Manuel Abud (CEO of the Latin Grammy): “The Latin Grammy is not an award for popularity”

There’s nothing left to celebrate the 23rd Edition of the Latin Grammys. Next November 17, the city of Las Vegas will welcome the most important artists of the moment at the MGM Grand Garden Arena in a three-hour gala. Presented by Anitta, Laura Pausini, Luis Fonsi and Thalía, it promises to be quite a show.

Less than three weeks before the ceremony, LOS40 had the opportunity to chat with Manuel Abud, CEO of the Latin Recording Academy since August 2021. Manuel, before assuming this position, was Executive Director of Operations from the academy. In addition, he has extensive experience in the world of entertainment. He has been CEO of Azteca América television.

Question (Q): The Latin Grammy Awards are just around the corner, a lot of pressure?

Manuel: Yes, but very happy. This year looks wonderful because we return to full. Last year we already had the opportunity to return in person, but we reduced the number of events. You know that the week of the Latin Grammys is seven events during all those days.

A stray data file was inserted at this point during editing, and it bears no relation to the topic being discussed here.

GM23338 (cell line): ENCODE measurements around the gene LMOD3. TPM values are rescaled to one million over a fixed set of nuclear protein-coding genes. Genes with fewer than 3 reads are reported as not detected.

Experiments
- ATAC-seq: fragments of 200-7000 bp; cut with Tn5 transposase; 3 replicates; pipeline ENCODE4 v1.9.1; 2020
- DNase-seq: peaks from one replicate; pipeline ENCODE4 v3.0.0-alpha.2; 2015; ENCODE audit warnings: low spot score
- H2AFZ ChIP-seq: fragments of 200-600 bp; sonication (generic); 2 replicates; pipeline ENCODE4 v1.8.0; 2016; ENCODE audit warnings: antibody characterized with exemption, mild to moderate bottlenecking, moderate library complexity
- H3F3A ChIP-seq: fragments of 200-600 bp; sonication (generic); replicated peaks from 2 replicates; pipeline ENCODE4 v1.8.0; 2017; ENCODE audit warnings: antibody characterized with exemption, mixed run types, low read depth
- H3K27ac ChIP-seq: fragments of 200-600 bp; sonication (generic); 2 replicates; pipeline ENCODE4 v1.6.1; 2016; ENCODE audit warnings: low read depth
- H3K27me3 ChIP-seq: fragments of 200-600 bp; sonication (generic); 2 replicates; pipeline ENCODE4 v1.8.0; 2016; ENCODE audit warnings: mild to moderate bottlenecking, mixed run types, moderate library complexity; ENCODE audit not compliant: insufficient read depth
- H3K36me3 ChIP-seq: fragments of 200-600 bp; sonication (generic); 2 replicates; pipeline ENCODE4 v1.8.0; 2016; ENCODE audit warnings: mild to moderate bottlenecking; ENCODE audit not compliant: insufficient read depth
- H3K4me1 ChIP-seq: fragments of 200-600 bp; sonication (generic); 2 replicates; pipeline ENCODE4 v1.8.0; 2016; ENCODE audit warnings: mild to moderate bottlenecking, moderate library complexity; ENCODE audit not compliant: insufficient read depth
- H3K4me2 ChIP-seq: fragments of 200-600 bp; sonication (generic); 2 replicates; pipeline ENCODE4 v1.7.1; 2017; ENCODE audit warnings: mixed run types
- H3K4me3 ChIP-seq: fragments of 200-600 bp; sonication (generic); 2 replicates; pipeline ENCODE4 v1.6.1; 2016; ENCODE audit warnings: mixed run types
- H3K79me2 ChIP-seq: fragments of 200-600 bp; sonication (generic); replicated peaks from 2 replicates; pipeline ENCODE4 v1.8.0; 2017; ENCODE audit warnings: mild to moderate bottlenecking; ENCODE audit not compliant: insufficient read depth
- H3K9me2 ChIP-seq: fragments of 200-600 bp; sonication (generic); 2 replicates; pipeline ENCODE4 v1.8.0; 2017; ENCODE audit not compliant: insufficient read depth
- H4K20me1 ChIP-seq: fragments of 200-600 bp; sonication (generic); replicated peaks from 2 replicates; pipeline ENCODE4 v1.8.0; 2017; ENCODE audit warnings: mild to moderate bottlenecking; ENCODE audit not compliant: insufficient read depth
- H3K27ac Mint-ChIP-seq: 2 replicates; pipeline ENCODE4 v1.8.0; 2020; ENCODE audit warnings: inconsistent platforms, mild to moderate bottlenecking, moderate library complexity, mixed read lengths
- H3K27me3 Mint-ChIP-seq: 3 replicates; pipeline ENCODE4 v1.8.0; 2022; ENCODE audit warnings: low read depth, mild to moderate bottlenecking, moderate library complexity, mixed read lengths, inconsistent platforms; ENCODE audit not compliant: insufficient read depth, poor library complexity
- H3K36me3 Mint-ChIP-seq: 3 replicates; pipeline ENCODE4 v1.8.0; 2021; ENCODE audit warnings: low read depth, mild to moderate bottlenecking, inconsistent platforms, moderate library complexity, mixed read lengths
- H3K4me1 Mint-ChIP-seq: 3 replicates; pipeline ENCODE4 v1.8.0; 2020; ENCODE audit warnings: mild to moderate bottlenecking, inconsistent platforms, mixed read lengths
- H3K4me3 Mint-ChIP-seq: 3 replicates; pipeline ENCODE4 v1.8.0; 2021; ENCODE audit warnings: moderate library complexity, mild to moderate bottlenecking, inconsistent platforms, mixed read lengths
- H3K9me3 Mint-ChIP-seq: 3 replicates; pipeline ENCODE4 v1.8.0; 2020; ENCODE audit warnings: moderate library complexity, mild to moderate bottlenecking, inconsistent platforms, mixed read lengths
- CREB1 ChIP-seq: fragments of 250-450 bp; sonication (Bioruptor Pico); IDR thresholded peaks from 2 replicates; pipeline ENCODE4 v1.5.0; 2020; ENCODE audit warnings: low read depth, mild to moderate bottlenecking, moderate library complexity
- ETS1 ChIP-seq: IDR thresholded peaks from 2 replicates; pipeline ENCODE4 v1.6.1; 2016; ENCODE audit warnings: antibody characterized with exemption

Q: Why is it always held in Las Vegas?

Manuel: The truth is that Las Vegas is not home. The possibility of the gala traveling to different countries in the region has been evaluated. But with Las Vegas we’ve gotten used to doing it there. It is very practical. Everyone likes it and at a production level it is very easy because it has the Arenas.

Q: This year, what surprises will the Latin Grammys bring at the show level?

Manuel: This year there are going to be many surprises. The people who are going to see it on television are going to be very aware of the situation we are experiencing. There will be very emotional moments where the commitment that the academy has with the new generations of artists will be portrayed.

Q: So that the gala is as entertaining as possible for the public, what is going to be done?